How to Begin Your Career as an Event Planner
Good news: it's never too late to become an event planner. Age and background are irrelevant when it comes to making a change and pursuing a planning career. If you've decided to master the art of event planning, the timing couldn't be better.
The event industry forecast is optimistic, and the value of face-to-face meetings is increasing constantly. New professionals are needed to plan engaging events and delight attendees. From concerts and festivals to conferences and brand events, you have a rich territory for learning and experimentation.
The only question you might have is, "Where should I begin?" To help you answer this doubt, we've put together a list of actionable steps you can follow to start your new endeavor.
Offer your services as a volunteer
"Well, that's obvious", you might be thinking. Not so fast. Yes, volunteering at and attending events will help you learn more about planning and logistics. However, this step is essential in your professional development, since the volunteering experience will fuel or (maybe!) revoke your decision to become an event manager.
Planning family parties and birthdays is totally different from running a conference for 5,000 attendees. You either love it or hate it. You can find it only by assisting other planners and understanding if this job is truly for you or not.
Become an autodidact and learn as much as you can
If you want to become an event planner, you have two options: get a professional degree or learn the industry on your own. You can find an abundance of online resources (courses, eBooks, webinars, blog posts, videos, ...) on how to plan and run successful events.
So if you don't know how to start, choose a few online references and experts from whom you could learn. However, being self-taught doesn't have to limit you to just online resources - you can apply for internships or put the knowledge you accumulated into practice by planning your first small event.
Build a powerful network
The thing that sustains our work, as event professionals, is the network we surround ourselves with. Being a newbie will limit your access to good planners from whom you could learn or with whom you could work. However, there are plenty of online groups (check out Facebook) where planners or planning business entrepreneurs discuss their problems and challenges.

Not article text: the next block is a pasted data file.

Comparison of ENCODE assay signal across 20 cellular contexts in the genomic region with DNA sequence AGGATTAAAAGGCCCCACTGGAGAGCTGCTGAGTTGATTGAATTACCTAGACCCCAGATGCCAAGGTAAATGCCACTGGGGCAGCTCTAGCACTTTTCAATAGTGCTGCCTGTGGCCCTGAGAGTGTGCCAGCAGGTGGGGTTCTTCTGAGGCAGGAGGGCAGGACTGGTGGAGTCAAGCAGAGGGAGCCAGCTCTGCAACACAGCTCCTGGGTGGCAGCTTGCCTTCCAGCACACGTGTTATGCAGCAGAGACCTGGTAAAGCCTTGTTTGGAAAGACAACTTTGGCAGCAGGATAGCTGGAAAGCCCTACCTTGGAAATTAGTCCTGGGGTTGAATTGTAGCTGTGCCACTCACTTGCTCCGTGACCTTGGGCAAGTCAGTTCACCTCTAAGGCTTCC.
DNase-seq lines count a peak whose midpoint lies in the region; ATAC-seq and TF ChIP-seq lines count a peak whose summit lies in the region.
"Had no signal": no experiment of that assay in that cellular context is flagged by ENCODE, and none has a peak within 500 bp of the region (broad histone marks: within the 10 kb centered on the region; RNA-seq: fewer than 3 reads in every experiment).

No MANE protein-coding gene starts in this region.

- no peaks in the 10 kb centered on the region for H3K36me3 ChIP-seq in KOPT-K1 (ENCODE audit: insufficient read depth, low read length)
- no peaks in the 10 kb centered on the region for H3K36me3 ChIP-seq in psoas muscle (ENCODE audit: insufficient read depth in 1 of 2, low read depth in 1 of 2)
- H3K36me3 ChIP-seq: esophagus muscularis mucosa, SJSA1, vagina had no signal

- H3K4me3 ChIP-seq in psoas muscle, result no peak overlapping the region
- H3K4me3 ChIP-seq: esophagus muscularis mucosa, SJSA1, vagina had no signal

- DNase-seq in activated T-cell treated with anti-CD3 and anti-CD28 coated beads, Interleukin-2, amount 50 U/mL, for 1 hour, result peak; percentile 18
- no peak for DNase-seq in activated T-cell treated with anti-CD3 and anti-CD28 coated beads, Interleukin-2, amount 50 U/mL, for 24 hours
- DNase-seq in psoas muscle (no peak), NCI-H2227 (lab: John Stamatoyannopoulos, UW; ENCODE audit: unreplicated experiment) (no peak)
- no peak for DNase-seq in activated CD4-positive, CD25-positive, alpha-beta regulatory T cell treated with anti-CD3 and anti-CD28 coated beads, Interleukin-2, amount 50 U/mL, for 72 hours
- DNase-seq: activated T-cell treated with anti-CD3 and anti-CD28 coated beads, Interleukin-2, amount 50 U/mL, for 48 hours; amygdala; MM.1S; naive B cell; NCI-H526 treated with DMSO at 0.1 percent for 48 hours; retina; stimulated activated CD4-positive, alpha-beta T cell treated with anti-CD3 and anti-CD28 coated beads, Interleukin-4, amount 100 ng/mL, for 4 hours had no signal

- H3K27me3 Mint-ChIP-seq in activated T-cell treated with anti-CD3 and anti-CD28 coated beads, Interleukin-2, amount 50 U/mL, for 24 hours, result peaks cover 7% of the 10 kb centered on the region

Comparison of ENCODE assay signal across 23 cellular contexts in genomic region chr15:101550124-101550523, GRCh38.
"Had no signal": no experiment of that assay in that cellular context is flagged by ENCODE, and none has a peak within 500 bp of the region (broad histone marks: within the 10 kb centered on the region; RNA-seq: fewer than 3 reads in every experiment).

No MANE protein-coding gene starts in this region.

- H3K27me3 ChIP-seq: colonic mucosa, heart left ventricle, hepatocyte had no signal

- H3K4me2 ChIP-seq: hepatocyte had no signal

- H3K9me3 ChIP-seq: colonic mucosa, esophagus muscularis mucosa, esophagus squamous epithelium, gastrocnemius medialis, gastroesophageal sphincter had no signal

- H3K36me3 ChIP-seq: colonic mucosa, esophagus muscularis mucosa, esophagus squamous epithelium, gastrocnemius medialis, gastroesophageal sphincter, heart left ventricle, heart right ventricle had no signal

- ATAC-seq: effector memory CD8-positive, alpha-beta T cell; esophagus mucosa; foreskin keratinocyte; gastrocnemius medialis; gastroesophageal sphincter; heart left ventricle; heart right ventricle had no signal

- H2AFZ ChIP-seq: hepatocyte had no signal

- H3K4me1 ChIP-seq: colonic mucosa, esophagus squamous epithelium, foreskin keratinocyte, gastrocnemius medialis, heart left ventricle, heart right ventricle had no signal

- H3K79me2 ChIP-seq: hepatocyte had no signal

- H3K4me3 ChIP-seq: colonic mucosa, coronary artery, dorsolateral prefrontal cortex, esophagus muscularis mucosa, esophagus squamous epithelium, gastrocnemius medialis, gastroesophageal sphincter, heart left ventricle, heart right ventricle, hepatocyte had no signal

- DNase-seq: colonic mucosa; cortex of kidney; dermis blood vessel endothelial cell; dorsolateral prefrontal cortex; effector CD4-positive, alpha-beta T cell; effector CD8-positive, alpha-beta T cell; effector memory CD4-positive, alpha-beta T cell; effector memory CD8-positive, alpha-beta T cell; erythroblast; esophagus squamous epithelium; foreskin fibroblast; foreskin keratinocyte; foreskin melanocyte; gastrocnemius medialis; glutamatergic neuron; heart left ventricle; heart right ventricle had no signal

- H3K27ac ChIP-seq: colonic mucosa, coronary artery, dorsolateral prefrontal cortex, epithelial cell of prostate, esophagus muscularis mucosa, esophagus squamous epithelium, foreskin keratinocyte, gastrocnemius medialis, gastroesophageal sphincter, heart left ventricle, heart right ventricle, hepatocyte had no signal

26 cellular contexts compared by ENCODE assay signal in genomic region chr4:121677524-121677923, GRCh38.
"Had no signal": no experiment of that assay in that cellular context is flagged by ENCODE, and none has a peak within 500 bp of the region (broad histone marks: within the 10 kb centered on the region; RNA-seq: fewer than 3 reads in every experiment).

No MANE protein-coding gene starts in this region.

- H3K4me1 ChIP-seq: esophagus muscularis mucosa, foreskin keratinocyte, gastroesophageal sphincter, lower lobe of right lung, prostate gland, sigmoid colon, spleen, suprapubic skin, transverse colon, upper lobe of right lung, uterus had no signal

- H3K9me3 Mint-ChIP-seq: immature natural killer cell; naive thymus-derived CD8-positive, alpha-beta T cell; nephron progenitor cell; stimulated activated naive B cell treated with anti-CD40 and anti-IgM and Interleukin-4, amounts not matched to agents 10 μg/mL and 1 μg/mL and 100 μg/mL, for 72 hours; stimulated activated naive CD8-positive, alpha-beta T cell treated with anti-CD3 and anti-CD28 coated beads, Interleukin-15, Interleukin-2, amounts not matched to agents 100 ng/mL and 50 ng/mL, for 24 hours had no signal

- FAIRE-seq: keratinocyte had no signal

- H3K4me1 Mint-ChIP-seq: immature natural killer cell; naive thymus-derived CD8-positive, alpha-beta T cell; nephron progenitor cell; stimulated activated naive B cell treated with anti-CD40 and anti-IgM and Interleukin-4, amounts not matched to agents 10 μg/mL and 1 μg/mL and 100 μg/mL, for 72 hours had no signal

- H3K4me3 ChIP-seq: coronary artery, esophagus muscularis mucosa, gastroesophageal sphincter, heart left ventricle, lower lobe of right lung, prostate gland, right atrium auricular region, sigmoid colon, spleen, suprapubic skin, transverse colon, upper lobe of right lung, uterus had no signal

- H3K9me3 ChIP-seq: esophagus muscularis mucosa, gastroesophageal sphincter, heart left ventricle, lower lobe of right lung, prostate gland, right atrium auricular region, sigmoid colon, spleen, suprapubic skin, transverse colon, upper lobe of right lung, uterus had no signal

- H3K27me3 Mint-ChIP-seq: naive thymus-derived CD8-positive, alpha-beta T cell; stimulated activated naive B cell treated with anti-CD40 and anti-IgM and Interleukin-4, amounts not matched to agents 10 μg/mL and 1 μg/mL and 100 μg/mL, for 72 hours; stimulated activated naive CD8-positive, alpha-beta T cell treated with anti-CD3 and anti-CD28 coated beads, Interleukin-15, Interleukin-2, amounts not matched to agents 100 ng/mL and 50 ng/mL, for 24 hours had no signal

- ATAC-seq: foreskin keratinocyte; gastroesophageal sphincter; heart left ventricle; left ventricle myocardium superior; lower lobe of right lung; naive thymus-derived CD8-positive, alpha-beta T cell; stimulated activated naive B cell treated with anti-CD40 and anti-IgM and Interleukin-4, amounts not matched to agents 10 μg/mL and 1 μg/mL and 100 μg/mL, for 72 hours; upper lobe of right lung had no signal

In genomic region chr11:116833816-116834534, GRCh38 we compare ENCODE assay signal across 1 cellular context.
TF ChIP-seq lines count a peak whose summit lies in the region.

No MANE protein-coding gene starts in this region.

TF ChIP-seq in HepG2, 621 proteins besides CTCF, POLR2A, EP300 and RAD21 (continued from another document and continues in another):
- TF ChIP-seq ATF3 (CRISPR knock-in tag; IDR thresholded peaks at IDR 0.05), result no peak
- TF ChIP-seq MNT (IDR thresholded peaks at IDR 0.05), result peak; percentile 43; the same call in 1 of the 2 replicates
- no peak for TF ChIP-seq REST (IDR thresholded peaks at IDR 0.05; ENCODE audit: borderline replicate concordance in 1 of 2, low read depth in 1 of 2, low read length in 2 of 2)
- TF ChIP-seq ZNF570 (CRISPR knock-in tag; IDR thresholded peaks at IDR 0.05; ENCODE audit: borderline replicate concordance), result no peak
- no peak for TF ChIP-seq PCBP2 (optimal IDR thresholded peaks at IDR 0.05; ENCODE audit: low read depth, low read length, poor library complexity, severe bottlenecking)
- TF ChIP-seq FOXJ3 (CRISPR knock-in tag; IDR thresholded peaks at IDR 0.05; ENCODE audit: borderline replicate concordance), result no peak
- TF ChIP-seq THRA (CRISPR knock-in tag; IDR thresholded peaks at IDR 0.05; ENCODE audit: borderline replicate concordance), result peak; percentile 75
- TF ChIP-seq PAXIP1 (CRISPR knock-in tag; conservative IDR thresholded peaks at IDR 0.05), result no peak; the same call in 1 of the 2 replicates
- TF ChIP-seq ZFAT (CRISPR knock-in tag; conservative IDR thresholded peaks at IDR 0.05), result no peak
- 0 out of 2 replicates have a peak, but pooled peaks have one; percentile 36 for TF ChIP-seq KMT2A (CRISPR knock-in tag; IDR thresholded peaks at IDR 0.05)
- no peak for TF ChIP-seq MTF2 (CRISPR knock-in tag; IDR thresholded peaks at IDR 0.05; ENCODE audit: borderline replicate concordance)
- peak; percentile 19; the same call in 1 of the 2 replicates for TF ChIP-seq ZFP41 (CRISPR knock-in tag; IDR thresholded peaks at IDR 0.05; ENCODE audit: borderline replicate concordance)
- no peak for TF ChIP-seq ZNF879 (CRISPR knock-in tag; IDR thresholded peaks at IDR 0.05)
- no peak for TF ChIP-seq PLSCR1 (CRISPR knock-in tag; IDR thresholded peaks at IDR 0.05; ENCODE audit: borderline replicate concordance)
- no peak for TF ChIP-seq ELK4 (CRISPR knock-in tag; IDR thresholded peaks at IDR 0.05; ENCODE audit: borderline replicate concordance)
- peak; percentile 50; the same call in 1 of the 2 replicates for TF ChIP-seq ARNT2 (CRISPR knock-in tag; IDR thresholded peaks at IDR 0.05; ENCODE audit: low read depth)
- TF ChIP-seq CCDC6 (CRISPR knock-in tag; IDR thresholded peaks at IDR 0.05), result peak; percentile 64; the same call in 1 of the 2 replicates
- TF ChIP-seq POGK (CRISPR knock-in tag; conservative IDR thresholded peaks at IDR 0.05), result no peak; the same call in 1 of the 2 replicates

As a first step, you could engage with these communities by asking questions, or helping others through your comments. This will help you learn firsthand from the experience of other professionals, and also contribute to your knowledge and start growing your authority.
Work on your social proof
One of the most difficult tasks is to land your first client. There are multiple factors involved. First, you might lack self-confidence and be uncertain about the ways in which you could add value to your clients. Second, your potential clients may doubt your skills, since you are just beginning.
To avoid this from happening, start gathering as much social proof as possible. If you assist an event professional with his or her work, make sure to ask for a testimonial. When you participate in the planning of an event, include it on your resume and webpage. Work on growing your portfolio. This will help you prove your expertise and gain the confidence of your first clients.
Learn how to market yourself
Apart from becoming good at planning events, you'll have to master the art of marketing. People don't magically become your clients. People won't magically attend your event. Whether it's about the event promotion itself or showcasing the value you can add as a professional, you need to develop your marketing skills. There's no other way around than learning how to deliver your messages and how to wisely package the value you have to offer.
Becoming an event professional is a courageous decision. Not everyone can put up with the stress and the demanding work this job requires. However, if you truly love what you do, the results will be incredibly gratifying. Arm yourself with patience and humbleness. The road to success is long, yet if you are consistent in your actions, you'll transform yourself into a real professional sooner than you think.